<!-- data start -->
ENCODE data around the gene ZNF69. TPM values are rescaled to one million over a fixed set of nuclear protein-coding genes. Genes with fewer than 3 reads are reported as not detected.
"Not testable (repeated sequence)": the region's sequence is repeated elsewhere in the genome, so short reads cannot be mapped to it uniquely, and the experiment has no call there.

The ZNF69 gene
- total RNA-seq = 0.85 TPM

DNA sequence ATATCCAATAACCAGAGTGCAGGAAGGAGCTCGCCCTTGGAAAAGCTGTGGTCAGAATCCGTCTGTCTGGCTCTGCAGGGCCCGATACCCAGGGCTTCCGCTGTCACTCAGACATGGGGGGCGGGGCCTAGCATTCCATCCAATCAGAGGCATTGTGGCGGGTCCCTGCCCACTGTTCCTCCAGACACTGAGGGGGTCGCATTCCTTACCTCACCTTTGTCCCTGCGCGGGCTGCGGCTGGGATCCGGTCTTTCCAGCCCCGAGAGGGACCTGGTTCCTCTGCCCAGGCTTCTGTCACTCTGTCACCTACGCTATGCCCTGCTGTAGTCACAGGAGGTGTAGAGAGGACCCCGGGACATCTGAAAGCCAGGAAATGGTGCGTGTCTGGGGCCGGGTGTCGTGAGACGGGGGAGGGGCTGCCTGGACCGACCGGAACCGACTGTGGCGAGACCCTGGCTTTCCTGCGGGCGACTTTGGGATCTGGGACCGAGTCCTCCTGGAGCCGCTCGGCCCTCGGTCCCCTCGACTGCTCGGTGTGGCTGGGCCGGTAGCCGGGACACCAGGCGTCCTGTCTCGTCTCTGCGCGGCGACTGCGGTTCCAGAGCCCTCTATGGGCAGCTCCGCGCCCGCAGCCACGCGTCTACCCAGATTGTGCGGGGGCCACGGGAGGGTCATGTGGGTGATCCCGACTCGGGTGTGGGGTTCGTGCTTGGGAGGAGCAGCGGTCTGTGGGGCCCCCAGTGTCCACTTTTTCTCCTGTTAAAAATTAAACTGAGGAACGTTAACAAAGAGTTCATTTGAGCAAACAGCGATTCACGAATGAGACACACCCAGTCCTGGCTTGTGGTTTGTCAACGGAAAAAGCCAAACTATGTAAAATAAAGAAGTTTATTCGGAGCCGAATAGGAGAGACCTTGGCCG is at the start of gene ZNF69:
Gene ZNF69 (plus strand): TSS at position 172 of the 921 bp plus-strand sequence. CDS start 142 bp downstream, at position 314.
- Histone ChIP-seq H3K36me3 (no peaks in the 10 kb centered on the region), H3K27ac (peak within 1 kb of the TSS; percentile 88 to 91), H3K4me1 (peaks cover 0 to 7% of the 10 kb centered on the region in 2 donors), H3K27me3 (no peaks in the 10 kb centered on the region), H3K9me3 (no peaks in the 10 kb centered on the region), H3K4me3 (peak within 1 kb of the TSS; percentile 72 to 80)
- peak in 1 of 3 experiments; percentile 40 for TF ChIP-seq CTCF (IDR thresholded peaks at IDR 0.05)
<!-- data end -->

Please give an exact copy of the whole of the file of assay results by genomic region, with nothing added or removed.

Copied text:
ENCODE data around the gene ZNF69. TPM values are rescaled to one million over a fixed set of nuclear protein-coding genes. Genes with fewer than 3 reads are reported as not detected.
"Not testable (repeated sequence)": the region's sequence is repeated elsewhere in the genome, so short reads cannot be mapped to it uniquely, and the experiment has no call there.

The ZNF69 gene
- total RNA-seq = 0.85 TPM

DNA sequence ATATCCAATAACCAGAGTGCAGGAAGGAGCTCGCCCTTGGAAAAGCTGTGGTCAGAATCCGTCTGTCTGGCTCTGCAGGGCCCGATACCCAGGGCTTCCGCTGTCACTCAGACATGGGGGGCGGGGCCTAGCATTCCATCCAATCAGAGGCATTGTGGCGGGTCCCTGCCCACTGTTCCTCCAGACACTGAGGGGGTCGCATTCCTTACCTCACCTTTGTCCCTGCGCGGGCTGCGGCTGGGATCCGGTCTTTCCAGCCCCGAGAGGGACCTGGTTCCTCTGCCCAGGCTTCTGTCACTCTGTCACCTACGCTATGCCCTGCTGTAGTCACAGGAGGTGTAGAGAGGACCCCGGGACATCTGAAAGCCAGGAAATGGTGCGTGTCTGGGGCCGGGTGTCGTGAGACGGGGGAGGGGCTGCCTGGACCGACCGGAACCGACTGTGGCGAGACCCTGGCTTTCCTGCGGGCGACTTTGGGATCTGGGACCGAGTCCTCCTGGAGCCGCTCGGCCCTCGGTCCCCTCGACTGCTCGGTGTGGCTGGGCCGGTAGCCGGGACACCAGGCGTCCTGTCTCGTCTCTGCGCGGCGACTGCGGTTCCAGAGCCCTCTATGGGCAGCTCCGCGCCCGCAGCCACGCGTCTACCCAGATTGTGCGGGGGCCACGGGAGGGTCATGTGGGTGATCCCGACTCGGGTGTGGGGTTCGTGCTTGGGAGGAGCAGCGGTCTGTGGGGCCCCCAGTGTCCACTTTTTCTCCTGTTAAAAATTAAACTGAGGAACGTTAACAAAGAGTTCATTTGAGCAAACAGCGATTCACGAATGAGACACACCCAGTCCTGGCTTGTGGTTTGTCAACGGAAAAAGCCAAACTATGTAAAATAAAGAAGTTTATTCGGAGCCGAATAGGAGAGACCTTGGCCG is at the start of gene ZNF69:
Gene ZNF69 (plus strand): TSS at position 172 of the 921 bp plus-strand sequence. CDS start 142 bp downstream, at position 314.
- Histone ChIP-seq H3K36me3 (no peaks in the 10 kb centered on the region), H3K27ac (peak within 1 kb of the TSS; percentile 88 to 91), H3K4me1 (peaks cover 0 to 7% of the 10 kb centered on the region in 2 donors), H3K27me3 (no peaks in the 10 kb centered on the region), H3K9me3 (no peaks in the 10 kb centered on the region), H3K4me3 (peak within 1 kb of the TSS; percentile 72 to 80)
- peak in 1 of 3 experiments; percentile 40 for TF ChIP-seq CTCF (IDR thresholded peaks at IDR 0.05)